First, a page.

Placed on a glistening shallow pool, at the Olbrich Botanical Gardens in Madison, Wisconsin is a 3D printed sculpture called the ‘Prairie Cord’.
Designer Brian Peters embarked on an intense journey to explore 3D printed designs – from parts to whole. The result of his exploratory process was an exterior public art installation that seems like it floats on a serene water body while playing with light, shadow, and reflection during the day, as well as the night. The architectural sculpture mimics a lattice-like arc, which is artfully reflected on the surface of the pool, creating a mesmerizing full cylinder! Although it seems as if the sculpture is magically floating on the water body, it is in fact supported by a foundation of concrete blocks. Much like its name, the intricate infill pattern on the structure is inspired by the native prairie cord grasses. The creative pattern allows light to gently filter in and out of the installation.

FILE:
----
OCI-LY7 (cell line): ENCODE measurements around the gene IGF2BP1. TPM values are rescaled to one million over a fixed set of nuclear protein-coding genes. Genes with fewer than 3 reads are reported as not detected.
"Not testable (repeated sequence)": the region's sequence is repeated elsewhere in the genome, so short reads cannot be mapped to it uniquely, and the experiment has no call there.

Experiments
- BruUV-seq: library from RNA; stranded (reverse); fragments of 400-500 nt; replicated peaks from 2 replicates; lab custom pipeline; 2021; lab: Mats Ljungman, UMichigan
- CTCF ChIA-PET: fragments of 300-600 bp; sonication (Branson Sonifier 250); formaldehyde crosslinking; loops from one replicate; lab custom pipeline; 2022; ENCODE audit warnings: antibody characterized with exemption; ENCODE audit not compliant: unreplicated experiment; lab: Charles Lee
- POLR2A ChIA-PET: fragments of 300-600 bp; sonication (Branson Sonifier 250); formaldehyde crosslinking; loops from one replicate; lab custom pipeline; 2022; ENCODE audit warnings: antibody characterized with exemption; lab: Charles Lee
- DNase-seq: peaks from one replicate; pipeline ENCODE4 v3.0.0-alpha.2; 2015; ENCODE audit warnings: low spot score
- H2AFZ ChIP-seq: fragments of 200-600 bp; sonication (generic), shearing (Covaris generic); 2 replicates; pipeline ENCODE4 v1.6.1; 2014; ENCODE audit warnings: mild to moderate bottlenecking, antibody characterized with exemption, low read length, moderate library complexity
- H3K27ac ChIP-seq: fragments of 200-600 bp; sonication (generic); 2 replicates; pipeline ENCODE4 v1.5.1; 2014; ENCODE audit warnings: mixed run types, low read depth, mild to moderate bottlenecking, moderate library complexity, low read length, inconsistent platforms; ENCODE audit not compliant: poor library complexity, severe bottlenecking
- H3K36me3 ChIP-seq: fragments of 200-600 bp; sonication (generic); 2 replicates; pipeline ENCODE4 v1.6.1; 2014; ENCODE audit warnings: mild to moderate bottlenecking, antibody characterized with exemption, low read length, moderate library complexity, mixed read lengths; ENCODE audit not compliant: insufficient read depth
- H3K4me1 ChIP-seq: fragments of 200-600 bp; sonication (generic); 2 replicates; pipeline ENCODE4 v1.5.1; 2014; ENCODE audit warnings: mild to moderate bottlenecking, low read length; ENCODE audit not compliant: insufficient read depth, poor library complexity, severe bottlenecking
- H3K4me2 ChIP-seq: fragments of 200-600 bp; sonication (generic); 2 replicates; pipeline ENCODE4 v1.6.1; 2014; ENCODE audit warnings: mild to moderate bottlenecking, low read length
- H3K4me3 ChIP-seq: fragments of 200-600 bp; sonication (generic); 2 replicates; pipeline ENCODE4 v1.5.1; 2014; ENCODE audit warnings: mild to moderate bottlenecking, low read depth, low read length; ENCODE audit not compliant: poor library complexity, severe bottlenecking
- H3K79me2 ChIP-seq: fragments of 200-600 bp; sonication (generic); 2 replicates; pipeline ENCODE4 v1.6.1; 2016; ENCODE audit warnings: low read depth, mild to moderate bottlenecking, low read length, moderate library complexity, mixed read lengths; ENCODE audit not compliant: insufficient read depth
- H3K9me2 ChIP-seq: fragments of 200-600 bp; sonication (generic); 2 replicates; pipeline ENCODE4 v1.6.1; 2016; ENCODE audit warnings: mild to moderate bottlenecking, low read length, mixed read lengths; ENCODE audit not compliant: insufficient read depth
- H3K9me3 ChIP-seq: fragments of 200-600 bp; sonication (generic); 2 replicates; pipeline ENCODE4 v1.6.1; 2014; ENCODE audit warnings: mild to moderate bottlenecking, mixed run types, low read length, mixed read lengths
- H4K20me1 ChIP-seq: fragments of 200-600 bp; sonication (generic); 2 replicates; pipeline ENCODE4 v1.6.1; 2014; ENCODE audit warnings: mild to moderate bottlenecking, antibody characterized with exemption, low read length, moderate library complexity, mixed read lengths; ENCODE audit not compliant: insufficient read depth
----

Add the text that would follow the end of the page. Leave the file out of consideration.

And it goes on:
Designer: Brian Peters
The installation was built from 80 individual ceramic blocks. Sixteen unique block designs were distributed amongst the collection of blocks, depending on where they were placed. This created an assemblage of blocks, accentuated by a variety of artistic and attractive patterns. There’s nothing boring about this temporary installation! Not to mention, all of the ceramic blocks are 3D printed! The blocks have been designed and fabricated by Peters himself, via a custom process that he has been working on for years. Once 3D printed in his studio in Pittsburgh, the blocks are refined and fired in a kiln!
The Prairie Cord is unlike any of the usual installations we come across. From the fabrication process to the final structure – there is something magical and unique in every part of this journey. The end result is a beautiful sculpture, that ethereally floats atop mirrored waters!